To determine whether patients with obstructive sleep apnea (OSA) are at increased risk of occupational injury (OI) METHODS: Working patients (aged 18 to 65 who reported more than 10 h of work per week) who were referred to the University of British Columbia Sleep Laboratory for suspected OSA for polysomnogram (PSG) were recruited from 2003 to 2011. Patients completed an extensive survey the night of their PSG. Validated OI was obtained by linking patient data to Workers Compensation Board Claims Data.
1109 workers were studied; mean age was 47.1 years, median AHI was 15.0/h, median BMI was 30 kg/m, 70.2% were male and 29% of patients worked in physical or manual related occupations. 78 patients (7.03%) suffered 140 OI in the 5 years after PSG. In a multivariate logistic regression model, OSA severity [defined as a log(AHI + 1)] was a significant predictor of OI (p = 0.04) after controlling for age, sex, BMI, and physical or manual related occupations. Patients with moderate and severe OSA had approximately two times the odds of an OI compared to patients without OSA (OR 1.99, 95% CI 0.96-4.44 and 2.00, 95% CI 0.96-4.49 for moderate and severe OSA groups, respectively).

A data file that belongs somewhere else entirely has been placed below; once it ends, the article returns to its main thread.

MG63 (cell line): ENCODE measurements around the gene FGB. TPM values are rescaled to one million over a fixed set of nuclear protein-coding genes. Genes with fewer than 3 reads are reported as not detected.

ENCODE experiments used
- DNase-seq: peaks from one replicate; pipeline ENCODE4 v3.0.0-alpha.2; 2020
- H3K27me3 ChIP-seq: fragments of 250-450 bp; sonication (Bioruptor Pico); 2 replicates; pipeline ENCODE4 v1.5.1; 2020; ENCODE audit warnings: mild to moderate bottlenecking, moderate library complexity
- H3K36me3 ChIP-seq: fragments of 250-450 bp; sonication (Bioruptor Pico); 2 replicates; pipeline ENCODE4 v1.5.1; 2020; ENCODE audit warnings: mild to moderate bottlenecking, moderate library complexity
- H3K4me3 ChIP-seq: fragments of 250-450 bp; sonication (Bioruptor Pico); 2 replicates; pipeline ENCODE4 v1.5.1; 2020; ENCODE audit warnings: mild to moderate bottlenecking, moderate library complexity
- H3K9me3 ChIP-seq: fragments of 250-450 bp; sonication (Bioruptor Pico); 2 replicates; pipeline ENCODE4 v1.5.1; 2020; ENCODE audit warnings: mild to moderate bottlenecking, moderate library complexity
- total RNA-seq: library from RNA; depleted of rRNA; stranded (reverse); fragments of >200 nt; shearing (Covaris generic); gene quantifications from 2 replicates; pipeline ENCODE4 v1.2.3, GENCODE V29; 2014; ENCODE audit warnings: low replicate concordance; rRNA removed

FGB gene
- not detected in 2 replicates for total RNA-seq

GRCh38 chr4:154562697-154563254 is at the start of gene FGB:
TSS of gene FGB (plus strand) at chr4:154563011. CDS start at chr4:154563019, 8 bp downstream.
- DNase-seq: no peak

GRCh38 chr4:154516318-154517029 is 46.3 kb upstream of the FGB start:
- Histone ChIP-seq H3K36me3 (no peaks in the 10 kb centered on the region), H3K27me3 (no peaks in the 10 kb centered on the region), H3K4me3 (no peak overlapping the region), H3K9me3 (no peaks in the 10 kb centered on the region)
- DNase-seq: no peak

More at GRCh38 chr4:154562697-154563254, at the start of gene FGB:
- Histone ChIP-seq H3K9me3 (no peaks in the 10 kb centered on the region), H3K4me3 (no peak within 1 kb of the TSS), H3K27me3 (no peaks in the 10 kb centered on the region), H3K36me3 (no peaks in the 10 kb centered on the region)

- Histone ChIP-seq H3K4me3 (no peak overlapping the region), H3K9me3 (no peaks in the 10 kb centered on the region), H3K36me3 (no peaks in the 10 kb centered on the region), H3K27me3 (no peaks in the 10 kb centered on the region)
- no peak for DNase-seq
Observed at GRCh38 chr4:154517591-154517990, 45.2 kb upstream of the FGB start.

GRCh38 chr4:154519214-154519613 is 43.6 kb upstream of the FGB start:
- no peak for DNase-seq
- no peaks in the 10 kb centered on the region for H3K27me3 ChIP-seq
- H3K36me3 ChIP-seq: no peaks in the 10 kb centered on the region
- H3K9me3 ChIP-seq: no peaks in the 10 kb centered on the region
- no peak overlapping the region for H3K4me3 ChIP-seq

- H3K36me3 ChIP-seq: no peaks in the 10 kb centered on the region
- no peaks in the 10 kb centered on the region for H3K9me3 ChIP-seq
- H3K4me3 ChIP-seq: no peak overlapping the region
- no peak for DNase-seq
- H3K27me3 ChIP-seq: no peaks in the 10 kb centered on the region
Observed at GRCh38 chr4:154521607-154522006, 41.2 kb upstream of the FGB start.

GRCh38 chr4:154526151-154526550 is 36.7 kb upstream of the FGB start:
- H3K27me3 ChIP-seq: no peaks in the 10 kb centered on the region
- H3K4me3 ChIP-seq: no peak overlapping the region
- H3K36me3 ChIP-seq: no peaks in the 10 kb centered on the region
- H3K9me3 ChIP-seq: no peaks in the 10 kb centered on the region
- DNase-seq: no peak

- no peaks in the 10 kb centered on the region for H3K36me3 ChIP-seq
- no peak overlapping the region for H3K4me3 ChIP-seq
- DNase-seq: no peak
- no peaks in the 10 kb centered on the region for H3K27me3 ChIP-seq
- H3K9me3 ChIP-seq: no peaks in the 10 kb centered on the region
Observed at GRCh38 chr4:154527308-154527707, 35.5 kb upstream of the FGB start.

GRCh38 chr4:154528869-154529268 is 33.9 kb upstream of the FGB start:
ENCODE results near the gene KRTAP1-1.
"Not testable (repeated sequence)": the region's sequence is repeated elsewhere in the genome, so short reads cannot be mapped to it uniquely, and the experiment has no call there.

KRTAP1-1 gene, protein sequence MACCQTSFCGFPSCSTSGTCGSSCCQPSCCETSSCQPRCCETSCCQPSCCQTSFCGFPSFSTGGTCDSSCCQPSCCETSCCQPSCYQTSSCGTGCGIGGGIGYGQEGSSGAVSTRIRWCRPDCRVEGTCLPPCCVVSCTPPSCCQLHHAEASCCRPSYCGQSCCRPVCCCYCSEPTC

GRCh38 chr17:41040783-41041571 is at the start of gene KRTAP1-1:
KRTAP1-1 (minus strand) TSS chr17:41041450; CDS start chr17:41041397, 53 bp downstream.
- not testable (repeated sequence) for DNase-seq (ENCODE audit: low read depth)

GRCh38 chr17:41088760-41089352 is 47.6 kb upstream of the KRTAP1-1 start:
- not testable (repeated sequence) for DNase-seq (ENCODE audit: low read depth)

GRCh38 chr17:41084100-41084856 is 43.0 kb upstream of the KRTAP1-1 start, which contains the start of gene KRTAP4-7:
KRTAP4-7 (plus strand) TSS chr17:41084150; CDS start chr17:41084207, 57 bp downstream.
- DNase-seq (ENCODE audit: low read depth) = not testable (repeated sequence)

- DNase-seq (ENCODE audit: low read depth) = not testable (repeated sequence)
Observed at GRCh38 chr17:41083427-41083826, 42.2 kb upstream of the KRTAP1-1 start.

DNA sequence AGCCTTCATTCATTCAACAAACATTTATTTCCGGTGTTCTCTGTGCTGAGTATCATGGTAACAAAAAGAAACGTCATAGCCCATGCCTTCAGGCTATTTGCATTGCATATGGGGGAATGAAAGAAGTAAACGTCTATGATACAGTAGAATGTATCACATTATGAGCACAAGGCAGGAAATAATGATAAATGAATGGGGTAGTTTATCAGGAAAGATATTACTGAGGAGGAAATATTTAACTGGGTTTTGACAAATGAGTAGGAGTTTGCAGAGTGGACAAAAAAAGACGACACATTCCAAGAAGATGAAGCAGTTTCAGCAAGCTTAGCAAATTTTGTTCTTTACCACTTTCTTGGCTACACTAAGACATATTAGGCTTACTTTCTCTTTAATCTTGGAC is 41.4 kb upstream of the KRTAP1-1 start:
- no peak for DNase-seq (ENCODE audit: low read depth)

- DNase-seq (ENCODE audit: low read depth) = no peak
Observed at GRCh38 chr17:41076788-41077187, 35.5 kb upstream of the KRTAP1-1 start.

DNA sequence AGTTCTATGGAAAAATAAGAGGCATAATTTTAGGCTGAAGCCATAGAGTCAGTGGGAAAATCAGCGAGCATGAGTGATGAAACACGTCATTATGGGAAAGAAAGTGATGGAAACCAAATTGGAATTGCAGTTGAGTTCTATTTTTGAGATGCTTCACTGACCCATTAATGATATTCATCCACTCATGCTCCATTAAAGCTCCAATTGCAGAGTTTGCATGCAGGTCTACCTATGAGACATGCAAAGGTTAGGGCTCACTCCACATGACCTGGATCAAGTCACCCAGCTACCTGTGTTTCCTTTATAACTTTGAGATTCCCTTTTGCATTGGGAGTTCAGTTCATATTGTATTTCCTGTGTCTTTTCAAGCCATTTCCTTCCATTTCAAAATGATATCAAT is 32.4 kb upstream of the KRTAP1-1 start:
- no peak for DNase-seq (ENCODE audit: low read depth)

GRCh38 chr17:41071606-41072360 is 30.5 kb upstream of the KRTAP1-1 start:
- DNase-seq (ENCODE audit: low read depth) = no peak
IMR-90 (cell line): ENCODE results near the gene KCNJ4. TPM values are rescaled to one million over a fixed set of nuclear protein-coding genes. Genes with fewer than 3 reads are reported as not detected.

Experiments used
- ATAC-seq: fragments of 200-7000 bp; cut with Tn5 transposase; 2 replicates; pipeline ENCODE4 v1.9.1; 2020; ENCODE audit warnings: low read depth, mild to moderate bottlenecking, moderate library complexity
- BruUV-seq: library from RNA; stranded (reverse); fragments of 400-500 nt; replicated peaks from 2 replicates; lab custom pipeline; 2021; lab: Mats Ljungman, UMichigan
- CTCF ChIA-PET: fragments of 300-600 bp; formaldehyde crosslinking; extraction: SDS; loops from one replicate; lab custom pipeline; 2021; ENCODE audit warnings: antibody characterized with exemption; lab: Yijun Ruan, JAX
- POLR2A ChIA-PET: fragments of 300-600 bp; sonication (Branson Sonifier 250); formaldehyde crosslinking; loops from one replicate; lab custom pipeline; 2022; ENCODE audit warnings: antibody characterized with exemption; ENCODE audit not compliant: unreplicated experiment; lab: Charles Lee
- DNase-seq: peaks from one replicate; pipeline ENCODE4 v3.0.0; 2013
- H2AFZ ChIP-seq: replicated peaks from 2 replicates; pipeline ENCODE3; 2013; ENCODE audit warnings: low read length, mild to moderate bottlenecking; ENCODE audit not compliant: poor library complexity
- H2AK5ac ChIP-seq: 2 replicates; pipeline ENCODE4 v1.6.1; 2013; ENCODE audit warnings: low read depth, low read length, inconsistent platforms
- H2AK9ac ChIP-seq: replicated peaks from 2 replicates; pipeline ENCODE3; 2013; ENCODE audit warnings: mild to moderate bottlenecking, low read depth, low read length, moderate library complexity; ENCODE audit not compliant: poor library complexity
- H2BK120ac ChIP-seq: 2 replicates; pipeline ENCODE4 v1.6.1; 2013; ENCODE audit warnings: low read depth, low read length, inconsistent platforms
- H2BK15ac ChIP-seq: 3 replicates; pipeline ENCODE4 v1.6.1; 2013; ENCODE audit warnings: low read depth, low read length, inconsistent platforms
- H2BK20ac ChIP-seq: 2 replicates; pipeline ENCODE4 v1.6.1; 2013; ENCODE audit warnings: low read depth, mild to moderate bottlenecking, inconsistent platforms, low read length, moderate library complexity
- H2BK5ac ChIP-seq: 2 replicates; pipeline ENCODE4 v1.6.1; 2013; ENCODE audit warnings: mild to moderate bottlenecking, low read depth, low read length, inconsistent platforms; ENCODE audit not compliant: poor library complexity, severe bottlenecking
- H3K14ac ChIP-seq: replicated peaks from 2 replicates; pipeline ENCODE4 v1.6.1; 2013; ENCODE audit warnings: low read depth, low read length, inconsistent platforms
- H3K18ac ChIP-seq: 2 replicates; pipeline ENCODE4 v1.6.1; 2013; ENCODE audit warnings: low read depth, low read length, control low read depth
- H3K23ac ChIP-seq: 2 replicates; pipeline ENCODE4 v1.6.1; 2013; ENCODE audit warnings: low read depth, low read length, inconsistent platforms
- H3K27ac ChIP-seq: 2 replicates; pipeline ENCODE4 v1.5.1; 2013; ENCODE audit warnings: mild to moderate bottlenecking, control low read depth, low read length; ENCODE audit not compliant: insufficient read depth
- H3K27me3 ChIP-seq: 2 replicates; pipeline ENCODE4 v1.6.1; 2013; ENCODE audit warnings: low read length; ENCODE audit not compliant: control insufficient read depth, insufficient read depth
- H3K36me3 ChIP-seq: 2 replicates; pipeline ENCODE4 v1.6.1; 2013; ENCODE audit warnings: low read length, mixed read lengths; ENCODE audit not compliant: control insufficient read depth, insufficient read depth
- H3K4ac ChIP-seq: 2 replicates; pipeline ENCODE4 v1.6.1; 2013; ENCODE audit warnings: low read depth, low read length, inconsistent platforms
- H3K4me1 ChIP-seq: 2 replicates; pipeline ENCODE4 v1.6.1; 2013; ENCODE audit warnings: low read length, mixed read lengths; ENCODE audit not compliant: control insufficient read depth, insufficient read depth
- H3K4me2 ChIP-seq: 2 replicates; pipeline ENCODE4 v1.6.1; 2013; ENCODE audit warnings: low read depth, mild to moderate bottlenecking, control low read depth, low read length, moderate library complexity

In this prospective study, OSA severity was independently associated with an increased risk of OI.